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WORLD: Protesters die in Libya clash

Protesters die in Libya clash

CAIRO — Libyan protesters seeking to oust longtime leader Moammar Gadhafi defied a crackdown and took to the streets in five cities Thursday on what activists have dubbed a ‘‘day of rage,’’ amid reports at least 20 demonstrators have been killed in clashes with pro-government groups.

New York-based Human Rights Watch said Libyan internal security forces also have arrested at least 14 people. Hundreds of pro-government demonstrators also rallied in the capital, Tripoli, blocking traffic in some areas, witnesses said.

An opposition website and an anti-Gadhafi activist said unrest broke out during marches in four Libyan cities — Beyida, Benghazi, Zentan, Rijban and Darnah. Organizers were using social networking sites like Facebook and Twitter to call for nationwide demonstrations.

12 die after tour boat sinks

HA LONG BAY, Vietnam — Italian traveler Stefano Corda felt an ominous tilt as dinner was served, but his tour boat crew assured him everything was fine. A few hours later, Corda and his friend jumped for their lives into Vietnam’s famed Ha Long Bay as water raced inside the wooden vessel, sucking it down and killing 12 people from nine countries.

Vacationers from the U.S., Britain, Australia, Japan, Russia, France, Sweden and Switzerland died along with their Vietnamese tour guide Thursday in Vietnam’s deadliest tour boat accident since the country opened to foreign visitors 25 years ago. All were sleeping on the overnight ship, which was anchored in about 30 feet of water near a small island.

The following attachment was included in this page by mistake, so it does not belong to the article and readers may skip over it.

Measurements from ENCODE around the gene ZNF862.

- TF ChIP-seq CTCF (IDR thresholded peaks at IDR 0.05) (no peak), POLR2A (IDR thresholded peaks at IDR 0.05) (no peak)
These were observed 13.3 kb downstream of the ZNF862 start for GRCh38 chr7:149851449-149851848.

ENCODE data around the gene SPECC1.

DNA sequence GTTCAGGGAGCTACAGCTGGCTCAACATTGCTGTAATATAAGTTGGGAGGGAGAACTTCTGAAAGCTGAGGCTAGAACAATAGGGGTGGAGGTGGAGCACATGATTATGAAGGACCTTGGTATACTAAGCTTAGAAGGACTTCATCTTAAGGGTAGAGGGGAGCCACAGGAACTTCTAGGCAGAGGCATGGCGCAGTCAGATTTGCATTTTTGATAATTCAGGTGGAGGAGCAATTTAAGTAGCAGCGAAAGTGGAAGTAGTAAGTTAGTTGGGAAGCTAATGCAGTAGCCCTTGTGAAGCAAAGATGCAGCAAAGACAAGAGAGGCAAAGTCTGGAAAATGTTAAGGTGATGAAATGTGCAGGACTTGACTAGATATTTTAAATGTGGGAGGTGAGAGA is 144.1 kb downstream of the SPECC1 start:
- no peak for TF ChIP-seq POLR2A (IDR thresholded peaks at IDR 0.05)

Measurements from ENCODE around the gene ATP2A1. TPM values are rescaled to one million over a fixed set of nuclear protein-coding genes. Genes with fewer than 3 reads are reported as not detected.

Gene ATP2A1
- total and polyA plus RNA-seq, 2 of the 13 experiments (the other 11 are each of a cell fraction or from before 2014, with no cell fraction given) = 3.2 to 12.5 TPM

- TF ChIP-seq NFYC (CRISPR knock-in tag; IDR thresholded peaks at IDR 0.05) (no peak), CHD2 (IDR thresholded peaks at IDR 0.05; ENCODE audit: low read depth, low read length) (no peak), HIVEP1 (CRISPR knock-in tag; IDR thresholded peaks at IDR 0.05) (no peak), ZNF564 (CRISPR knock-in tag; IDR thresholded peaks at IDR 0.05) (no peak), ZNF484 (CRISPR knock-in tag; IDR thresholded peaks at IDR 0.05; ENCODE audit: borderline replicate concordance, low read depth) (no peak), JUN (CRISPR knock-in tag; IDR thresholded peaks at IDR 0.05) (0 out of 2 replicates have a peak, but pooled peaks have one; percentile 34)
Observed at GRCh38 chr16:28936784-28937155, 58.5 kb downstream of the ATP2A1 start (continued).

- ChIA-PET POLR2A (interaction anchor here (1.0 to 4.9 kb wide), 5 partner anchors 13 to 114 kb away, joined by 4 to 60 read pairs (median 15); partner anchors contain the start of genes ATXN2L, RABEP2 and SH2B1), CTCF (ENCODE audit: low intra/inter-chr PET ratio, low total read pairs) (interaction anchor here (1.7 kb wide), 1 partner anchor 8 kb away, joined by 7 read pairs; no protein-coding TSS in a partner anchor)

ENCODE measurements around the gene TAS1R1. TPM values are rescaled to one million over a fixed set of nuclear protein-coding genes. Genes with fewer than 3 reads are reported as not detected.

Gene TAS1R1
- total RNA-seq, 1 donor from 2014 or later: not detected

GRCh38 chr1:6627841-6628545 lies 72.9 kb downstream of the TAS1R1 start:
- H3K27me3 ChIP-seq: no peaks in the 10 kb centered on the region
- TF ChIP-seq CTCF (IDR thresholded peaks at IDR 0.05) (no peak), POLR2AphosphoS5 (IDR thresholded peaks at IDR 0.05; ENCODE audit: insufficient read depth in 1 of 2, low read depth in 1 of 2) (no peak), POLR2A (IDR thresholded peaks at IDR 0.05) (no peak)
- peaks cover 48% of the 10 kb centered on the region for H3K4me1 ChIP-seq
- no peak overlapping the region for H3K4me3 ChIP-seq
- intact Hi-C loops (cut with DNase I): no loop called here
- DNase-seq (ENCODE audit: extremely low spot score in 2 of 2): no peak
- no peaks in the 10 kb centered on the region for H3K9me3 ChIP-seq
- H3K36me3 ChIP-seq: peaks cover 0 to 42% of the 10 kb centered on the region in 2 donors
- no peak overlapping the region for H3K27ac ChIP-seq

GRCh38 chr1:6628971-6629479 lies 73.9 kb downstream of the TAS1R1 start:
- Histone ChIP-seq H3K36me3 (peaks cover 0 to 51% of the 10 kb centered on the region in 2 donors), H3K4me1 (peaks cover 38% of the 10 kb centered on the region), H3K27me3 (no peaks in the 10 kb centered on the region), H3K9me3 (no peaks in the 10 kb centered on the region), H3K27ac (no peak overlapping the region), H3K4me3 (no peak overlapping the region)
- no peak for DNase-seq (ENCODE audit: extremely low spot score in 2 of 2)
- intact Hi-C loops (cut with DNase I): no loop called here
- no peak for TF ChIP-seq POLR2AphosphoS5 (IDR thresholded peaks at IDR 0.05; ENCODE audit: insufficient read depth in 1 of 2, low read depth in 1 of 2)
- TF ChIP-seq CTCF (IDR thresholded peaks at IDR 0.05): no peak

Nine foreigners and six Vietnamese survived only by flinging themselves overboard and swimming to other tour boats anchored nearby.

Safety problem plagues Egypt

CAIRO — Families in quiet Cairo suburbs are investing heavily in locks and steel doors. Fake checkpoints set up by hardened criminals who escaped prisons terrorize travelers on highways. Thousands of looted firearms have flooded the black market.

Egypt’s political upheaval has been followed by an unprecedented breakdown of security, with few police on the streets and the army unable to fill the vacuum. Some Egyptians are already nostalgic for Hosni Mubarak’s police state.